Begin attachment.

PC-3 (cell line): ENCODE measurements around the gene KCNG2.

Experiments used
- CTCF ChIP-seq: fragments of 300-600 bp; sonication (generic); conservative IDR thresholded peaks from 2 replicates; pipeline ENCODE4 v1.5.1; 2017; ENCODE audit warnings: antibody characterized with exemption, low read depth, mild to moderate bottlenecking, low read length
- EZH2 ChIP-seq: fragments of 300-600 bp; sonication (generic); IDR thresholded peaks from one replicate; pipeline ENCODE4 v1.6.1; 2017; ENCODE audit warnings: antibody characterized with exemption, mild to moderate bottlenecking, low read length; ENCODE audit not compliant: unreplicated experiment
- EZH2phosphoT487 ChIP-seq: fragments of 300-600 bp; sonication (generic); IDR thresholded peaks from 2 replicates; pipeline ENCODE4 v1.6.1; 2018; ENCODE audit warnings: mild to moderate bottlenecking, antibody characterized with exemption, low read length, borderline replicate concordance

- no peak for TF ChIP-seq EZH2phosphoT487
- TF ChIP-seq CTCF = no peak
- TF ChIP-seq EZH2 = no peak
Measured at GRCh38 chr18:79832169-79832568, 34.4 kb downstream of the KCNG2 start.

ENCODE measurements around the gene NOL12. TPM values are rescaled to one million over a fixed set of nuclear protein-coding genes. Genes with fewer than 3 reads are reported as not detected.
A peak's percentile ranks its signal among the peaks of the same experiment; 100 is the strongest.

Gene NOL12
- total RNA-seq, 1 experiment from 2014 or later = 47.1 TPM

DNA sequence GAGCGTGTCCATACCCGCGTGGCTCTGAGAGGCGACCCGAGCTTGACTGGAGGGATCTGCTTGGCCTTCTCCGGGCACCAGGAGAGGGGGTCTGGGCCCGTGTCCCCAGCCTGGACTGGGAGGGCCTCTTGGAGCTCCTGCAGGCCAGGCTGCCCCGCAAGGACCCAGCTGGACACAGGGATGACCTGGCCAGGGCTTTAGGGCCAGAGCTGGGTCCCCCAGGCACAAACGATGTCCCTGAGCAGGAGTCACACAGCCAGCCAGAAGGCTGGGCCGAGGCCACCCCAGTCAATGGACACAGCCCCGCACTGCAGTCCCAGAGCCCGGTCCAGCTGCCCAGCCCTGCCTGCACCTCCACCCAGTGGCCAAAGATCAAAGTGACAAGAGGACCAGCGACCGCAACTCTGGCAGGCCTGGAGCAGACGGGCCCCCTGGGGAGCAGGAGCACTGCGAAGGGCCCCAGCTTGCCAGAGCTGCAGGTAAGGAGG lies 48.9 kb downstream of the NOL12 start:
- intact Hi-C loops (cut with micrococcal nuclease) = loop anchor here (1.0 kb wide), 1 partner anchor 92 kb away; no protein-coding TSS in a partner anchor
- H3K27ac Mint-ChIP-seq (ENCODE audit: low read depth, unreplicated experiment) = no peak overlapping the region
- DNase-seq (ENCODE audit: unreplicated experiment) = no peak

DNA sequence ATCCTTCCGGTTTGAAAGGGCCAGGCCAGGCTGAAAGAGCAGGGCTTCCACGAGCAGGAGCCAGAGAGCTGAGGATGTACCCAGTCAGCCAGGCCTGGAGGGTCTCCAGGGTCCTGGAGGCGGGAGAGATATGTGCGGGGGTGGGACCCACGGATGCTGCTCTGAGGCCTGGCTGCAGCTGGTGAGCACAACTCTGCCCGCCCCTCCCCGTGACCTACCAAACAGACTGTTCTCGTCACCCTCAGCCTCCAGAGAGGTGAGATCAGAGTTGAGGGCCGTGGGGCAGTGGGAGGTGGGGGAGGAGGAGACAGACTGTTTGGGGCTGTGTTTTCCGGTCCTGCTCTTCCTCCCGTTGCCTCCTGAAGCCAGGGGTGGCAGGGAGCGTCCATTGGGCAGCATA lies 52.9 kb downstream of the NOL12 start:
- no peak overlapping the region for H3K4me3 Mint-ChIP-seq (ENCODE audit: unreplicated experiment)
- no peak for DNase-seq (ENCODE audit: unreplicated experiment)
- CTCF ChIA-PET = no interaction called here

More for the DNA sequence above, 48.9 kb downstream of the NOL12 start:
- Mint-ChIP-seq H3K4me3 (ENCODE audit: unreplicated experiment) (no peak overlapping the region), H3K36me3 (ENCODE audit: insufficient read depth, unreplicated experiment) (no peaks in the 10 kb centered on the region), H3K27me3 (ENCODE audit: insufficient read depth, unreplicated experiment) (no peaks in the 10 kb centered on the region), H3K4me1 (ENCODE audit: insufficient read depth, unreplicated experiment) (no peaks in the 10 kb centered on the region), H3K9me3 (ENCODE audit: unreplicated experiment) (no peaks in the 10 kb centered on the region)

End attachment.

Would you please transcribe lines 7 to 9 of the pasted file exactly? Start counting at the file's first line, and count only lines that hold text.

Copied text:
- TF ChIP-seq CTCF = no peak
- TF ChIP-seq EZH2 = no peak
Measured at GRCh38 chr18:79832169-79832568, 34.4 kb downstream of the KCNG2 start.